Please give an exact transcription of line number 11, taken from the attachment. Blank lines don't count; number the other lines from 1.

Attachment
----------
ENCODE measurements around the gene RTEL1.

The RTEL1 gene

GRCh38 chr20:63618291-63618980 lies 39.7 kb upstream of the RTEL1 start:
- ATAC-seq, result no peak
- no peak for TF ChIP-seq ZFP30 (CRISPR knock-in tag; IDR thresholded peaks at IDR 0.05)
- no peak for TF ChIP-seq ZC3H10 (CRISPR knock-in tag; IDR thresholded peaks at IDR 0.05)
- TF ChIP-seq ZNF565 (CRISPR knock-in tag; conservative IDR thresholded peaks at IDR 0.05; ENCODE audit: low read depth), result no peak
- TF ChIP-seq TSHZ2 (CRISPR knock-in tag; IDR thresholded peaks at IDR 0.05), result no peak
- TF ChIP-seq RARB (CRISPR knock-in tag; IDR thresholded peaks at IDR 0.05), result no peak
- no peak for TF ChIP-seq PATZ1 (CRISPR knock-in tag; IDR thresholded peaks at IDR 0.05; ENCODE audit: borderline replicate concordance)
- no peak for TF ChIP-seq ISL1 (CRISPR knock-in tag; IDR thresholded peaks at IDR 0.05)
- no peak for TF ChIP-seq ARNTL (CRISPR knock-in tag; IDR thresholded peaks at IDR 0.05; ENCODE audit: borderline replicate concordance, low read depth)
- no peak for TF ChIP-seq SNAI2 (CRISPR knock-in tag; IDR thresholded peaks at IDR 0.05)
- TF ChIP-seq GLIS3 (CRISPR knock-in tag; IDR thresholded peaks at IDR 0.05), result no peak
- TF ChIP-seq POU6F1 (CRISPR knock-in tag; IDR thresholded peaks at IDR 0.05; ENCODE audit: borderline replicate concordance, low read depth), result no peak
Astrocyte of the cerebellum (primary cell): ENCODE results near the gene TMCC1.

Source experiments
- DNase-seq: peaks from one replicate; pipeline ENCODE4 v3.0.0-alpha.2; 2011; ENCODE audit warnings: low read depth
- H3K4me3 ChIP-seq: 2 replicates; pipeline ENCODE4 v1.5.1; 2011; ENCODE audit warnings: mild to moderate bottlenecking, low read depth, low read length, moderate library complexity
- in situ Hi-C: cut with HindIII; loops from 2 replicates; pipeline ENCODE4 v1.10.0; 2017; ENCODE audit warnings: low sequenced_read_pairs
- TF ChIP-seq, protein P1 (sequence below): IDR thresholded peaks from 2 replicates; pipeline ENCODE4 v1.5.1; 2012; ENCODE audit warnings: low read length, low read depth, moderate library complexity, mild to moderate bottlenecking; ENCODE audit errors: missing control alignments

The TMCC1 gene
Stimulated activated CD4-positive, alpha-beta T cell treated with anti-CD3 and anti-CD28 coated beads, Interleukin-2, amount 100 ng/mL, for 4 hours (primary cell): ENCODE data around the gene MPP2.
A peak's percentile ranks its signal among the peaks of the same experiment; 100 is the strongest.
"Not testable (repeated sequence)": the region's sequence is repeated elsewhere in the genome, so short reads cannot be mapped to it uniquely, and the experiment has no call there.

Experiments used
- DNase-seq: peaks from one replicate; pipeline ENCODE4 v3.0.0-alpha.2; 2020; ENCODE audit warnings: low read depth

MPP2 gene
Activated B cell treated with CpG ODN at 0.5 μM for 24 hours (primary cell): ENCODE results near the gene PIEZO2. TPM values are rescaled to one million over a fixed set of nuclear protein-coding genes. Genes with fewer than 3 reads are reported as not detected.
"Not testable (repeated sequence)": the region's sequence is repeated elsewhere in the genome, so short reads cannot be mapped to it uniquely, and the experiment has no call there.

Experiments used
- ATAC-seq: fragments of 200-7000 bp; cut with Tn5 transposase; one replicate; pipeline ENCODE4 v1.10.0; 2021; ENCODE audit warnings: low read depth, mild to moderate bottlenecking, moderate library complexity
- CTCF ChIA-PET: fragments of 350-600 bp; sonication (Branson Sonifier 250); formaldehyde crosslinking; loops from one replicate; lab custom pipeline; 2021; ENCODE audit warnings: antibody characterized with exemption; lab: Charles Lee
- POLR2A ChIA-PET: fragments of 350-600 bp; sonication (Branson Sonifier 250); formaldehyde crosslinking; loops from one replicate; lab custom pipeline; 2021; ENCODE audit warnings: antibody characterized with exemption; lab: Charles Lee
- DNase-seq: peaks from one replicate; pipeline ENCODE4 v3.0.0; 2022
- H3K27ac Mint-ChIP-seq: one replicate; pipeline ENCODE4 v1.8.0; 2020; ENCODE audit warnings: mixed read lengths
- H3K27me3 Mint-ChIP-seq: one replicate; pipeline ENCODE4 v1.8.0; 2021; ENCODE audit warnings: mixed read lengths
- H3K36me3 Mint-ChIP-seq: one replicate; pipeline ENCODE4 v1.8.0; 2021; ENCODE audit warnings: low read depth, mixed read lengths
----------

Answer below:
- no peak for TF ChIP-seq ISL1 (CRISPR knock-in tag; IDR thresholded peaks at IDR 0.05)